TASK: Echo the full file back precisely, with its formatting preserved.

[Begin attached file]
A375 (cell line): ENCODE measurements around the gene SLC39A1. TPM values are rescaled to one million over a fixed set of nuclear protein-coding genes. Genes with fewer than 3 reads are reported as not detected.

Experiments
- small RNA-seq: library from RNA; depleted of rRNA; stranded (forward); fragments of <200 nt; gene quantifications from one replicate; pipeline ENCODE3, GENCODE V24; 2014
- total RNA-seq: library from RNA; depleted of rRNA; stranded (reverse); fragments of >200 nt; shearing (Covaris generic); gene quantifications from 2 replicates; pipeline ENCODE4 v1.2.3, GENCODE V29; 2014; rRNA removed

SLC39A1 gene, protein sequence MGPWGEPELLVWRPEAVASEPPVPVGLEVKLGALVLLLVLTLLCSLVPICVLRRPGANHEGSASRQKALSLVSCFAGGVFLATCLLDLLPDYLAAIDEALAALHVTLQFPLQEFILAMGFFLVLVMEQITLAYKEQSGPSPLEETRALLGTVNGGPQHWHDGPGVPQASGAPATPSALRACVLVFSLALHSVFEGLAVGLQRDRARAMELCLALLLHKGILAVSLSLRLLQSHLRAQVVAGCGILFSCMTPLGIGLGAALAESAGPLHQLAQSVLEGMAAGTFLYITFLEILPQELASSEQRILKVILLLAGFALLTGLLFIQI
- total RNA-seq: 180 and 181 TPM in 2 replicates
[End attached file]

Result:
A375 (cell line): ENCODE measurements around the gene SLC39A1. TPM values are rescaled to one million over a fixed set of nuclear protein-coding genes. Genes with fewer than 3 reads are reported as not detected.

Experiments
- small RNA-seq: library from RNA; depleted of rRNA; stranded (forward); fragments of <200 nt; gene quantifications from one replicate; pipeline ENCODE3, GENCODE V24; 2014
- total RNA-seq: library from RNA; depleted of rRNA; stranded (reverse); fragments of >200 nt; shearing (Covaris generic); gene quantifications from 2 replicates; pipeline ENCODE4 v1.2.3, GENCODE V29; 2014; rRNA removed

SLC39A1 gene, protein sequence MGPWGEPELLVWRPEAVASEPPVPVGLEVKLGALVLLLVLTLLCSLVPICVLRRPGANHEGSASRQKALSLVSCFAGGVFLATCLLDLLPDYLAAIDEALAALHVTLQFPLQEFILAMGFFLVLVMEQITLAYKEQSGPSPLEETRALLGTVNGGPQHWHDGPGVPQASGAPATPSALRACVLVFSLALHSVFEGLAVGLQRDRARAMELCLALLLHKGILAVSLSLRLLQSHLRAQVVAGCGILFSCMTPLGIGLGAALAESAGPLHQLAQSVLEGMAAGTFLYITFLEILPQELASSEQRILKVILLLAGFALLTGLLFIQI
- total RNA-seq: 180 and 181 TPM in 2 replicates